Running related foot problems – Comments by senior podiatrist Timothy Maiden

A senior podiatrist at The Foot Practice, Timothy Maiden has been a practising podiatrist in Singapore since 2011. Prior to this, he was working in Cambridge and London – in England.

During this time, he has seen patients with plenty of foot related problems – including those of runners and other athletes.

Tim Maiden is a senior podiatrist in Singapore.

Tim Maiden is a senior podiatrist in Singapore.


So what are some of the most common running related foot problems that he has seen as a podiatrist?

Said Maiden, 34, “This is one of the most common questions I am asked in my clinic. Runners face a broad range of conditions from bruised or ingrown toenails to plantar heel pain, chronic repetitive ankle sprains, medial tibial seres syndrome (shin splints) or even worse, stress fractures, as well as tarsal stress fractures and as far north as runners’ knee syndrome.”

Blisters, black toenails and corns are also other common problems that runners and other endurance athletes may experience during the course of their running journeys.

Said the podiatrist, “Blisters are a hugely fascinating area for me and I use a website by Rebecca Ruston for tips on these.”

He added “But lacing in a correct manner to minimise movement can stop bashing on the ends of the shoe and assist in reducing sheer. My favourite myth though, is that Vaseline helps prevent blisters; its doesn’t and it actually increases the risk of blisters. Corns are linked with excessive loading in a specific area; I suggest using foot orthotics to help redistribute the pressure and reduce the recurrence. And black toenails can be prevented by taping the toes and ensuring good lacing techniques.”

Maiden has seen a wide range of running related foot injuries.

Maiden has seen a wide range of running related foot injuries.

In short though, the list of runner related foot issues is pretty much endless, according to Maiden.

He said, “The list is endless but most of these conditions can be prevented if correct foot health is adhered to.”


Maiden feels that there are many reasons why these conditions may occur in runners.

He explained “I am finding more and more that improper preparation for running is the primary cause of many of the conditions. This could be, for example, suddenly increasing your running load, and increasing your body mass without gaining the muscle strength or starting running after years in the wilderness.”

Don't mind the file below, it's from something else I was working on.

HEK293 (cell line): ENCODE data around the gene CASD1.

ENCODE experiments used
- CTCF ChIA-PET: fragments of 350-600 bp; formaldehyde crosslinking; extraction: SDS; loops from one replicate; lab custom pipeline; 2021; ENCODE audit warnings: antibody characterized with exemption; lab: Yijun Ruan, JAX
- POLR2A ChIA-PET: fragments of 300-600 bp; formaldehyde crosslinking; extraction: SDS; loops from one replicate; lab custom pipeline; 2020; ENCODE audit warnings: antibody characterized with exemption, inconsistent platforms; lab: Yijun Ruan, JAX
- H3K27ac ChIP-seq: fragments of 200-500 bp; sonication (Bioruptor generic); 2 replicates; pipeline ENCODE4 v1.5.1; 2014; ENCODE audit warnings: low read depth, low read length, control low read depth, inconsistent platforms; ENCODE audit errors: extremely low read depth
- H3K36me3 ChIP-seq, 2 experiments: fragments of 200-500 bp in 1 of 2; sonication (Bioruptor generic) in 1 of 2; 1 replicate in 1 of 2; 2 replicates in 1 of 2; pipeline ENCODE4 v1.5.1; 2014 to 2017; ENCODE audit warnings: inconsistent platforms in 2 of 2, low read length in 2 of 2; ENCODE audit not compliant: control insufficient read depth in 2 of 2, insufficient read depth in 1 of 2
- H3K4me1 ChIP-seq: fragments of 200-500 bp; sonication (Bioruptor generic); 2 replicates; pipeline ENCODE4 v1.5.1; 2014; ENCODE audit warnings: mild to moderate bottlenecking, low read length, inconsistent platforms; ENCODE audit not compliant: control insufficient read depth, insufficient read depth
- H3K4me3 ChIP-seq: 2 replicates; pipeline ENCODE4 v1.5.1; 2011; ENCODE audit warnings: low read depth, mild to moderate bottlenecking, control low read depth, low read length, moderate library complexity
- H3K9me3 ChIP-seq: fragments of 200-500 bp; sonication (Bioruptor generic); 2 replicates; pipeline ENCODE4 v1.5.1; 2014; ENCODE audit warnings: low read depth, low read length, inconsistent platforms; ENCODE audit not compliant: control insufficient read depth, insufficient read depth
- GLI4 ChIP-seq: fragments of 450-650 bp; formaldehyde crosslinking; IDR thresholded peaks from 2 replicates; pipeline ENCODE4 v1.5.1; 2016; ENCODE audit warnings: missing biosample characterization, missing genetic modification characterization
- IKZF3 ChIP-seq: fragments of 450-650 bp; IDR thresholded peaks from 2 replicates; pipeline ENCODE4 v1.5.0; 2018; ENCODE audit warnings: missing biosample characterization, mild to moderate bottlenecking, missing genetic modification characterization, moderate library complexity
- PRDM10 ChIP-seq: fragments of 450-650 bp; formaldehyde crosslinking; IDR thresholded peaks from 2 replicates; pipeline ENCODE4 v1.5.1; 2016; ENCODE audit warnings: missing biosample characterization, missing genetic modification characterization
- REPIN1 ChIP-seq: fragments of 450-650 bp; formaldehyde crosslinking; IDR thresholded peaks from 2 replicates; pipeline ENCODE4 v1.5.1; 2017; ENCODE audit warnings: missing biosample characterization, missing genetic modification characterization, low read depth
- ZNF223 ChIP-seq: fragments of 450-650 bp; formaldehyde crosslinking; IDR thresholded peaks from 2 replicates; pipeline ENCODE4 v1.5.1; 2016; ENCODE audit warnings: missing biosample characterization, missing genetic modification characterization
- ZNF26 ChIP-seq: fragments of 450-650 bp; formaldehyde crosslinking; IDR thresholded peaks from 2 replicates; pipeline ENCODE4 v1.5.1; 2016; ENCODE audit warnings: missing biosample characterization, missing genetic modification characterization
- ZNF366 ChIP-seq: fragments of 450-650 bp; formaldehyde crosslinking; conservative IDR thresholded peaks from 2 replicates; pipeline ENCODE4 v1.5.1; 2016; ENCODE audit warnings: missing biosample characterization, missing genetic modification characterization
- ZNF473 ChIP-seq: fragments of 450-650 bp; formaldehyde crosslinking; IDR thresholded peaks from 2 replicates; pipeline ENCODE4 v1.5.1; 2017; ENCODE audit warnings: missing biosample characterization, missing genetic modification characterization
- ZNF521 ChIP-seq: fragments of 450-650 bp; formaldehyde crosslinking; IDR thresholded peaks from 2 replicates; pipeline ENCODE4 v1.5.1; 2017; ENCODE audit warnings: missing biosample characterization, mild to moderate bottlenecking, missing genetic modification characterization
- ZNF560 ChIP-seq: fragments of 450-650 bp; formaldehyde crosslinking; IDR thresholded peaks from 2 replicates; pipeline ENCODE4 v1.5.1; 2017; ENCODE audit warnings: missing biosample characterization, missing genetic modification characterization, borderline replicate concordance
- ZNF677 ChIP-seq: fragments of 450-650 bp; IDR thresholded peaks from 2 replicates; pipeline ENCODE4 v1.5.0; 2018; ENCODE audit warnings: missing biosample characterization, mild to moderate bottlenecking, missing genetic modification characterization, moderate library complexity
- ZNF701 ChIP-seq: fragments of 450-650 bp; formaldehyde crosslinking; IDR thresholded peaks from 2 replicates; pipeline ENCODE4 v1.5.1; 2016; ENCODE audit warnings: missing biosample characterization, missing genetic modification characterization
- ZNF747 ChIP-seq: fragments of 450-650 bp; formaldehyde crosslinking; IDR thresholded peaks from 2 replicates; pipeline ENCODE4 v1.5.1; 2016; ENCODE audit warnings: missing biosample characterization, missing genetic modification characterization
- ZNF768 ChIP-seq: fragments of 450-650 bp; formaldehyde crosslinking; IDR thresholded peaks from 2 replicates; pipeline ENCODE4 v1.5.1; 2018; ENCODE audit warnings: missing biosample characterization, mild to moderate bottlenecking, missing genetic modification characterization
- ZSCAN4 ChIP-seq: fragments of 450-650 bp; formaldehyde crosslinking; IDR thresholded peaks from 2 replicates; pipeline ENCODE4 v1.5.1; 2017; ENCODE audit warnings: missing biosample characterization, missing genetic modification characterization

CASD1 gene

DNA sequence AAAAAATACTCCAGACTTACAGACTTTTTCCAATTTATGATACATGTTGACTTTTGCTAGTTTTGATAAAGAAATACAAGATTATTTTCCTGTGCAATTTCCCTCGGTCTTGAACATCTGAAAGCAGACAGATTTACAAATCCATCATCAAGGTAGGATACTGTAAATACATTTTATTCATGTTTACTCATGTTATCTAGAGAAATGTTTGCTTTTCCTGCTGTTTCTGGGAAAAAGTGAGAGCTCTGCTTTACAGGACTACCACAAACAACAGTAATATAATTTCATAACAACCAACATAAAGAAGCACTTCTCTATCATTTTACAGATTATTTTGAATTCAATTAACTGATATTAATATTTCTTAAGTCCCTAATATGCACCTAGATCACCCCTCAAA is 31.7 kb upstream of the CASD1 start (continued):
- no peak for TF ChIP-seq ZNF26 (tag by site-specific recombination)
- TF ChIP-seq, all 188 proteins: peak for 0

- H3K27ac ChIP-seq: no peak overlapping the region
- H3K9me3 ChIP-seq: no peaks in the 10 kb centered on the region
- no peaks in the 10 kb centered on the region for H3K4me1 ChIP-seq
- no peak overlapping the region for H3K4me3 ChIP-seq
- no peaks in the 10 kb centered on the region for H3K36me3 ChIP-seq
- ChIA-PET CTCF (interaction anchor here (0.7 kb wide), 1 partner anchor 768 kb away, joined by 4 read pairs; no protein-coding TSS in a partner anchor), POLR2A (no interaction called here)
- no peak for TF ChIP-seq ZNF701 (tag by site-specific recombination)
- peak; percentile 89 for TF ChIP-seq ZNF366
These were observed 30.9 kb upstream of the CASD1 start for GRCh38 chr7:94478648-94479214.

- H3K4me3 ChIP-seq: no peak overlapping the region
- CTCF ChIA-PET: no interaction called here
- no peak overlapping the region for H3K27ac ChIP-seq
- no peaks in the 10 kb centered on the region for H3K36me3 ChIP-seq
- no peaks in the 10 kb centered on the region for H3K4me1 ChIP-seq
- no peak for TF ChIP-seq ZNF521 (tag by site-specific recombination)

The podiatrist also points out that many runners also often ignore small niggles and aches, which then can lead to bigger problems. He said “Most of us ignore it, when our body is trying to tell us there is an injury in the making; instead we think it as a niggle that we can run off. That’s a big mistake – we are often increasing the risk of injury by doing this.”

He added “Conditions such as Achilles Tendon pain have often been developing over long periods of time and by the time we take notice of the ankle stiffness in the mornings or the agony, it is too late.”

Many runners, according to Maiden, often ignore small niggles and aches... till it is too late.

Many runners, according to Maiden, often ignore small niggles and aches… till it is too late.


The type of foot strike, according to Maiden, also does not really contribute to foot problems among runners.

Said the podiatrist, “I have not seen any correlation in my clinic but I do read of others who have noted that different running shoes will increase risk of this injury or that injury. I am not convinced though, that increased forces of loading leads to increased stress which may lead to injury. The forces are pretty similar if you are a forefoot, mid foot or rear foot runner so it is an account of how these forces are dispersed in the body.”

Maiden treating a patient's foot.

 Maiden treating a patient’s foot problem.

He added “There is lots of publicity suggesting that forefoot running is better for you or rear foot running is more efficient but I think the jury is still out and the quality of research is often tailored to whoever is conducting it or the publication that is presenting the research. It is mostly dogma and people using anecdotal evidence and this is always dangerous.”